by Sarah Smelser
February 24 - March 21, 2014
Center for Faith and Life
Sarah Smelser is an associate professor of art at Illinois State University, Normal, IL. She received her BA degree from the University of California, Santa Cruz, and her MA and MFA degrees from the University of Iowa, Iowa City. She has been an artist-in-residence at both the Vermont Studio Center and the Jentel Artist Residency in Banner, WY, along with international residencies in Spain, Belgium, and Greece. Her work has been featured in solo exhibitions at Bridgewater/Lustberg & Blumenfeld, and also Kathryn Markel Fine Arts, both in New York City, and included in shows and fairs in Frankfurt, Madrid, New York, Miami and Los Angeles. In 2007, she was one of 15 American artists invited to participate in the China Sanbao International Printmaking Exhibition and Symposium. Her work has been reviewed in Art on Paper: The Journal of Prints, Drawings and Photography, as well as Abstract Art Online and New American Paintings. In 2000, she co-founded Manneken Press with her husband, Master Printer, Jonathan Higgins. Manneken Press is a fine arts press in Bloomington, IL that publishes works of artists from New York, Texas and Columbia.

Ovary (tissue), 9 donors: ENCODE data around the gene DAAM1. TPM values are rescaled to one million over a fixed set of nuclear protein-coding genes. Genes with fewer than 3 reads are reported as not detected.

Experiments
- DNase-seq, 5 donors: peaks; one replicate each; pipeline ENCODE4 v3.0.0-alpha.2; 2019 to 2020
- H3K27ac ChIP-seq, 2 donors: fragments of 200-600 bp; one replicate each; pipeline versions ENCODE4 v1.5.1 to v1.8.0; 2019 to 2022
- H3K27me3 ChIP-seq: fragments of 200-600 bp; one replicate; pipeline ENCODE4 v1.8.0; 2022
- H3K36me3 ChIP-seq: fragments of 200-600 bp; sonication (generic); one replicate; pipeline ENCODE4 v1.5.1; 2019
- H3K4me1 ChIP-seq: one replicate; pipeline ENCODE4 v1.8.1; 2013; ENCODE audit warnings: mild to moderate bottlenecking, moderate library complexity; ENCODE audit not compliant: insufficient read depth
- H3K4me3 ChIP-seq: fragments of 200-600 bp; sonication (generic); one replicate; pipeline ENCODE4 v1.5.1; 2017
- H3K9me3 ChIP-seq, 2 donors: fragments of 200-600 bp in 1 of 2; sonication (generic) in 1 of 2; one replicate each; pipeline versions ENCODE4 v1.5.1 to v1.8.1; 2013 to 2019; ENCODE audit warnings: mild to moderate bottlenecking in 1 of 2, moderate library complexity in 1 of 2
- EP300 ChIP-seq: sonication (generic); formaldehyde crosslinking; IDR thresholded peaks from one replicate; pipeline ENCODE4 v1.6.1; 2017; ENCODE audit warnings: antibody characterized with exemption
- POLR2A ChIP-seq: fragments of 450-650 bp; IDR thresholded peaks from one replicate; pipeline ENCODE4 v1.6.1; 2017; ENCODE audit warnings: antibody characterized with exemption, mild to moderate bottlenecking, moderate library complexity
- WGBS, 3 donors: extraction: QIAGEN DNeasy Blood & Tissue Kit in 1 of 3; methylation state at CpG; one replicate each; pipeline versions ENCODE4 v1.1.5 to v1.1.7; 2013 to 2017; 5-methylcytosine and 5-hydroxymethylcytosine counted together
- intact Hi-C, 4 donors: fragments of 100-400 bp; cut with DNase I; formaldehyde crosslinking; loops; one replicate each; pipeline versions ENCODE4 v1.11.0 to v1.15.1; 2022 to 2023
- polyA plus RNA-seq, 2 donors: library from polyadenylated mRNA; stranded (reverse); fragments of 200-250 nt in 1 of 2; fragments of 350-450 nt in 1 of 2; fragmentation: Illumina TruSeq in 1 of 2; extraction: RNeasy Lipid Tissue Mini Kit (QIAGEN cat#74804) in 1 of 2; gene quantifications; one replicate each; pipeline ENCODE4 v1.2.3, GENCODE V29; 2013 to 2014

For more information about Sarah Smelser and her work, please visit her personal website.
“When asked about my work, I often say that it is about an abstract sensibility. This is an honest answer, but not a complete one. It is also about relationships, contrast, balance, and organizing space. I casually or perhaps coincidentally make reference to cartography, the body, cycles in nature, and mundane objects. I also allude to systems and structures that are both natural and man-made. More deliberately, I consider and depict conversations I have had, songs I hear, private jokes, anecdotes, and poems. Although these references are present in the work, either on the surface or deep down below, they do not inspire or initiate it. The work is generated by an urgent curiosity and is sustained by the excitement of discovery.
I am curious about how forms can speak to one another, I often categorize forms by placing them into opposing camps: fast or slow, solid or particulate, square or curved, impulsive or meditative. At times these forms of conflicting character simply exist together in a space and stand in contradiction to one another. Perhaps they read as different places, genders, or moments in time. Other times they relate, react, acknowledge one another, collide, veer apart, or perform an ambiguous task. My imagery is evidence of an interior conversation. It is also an effort to tread a line between elegant and awkward, deliberate and intuitive, skilled and naïve.”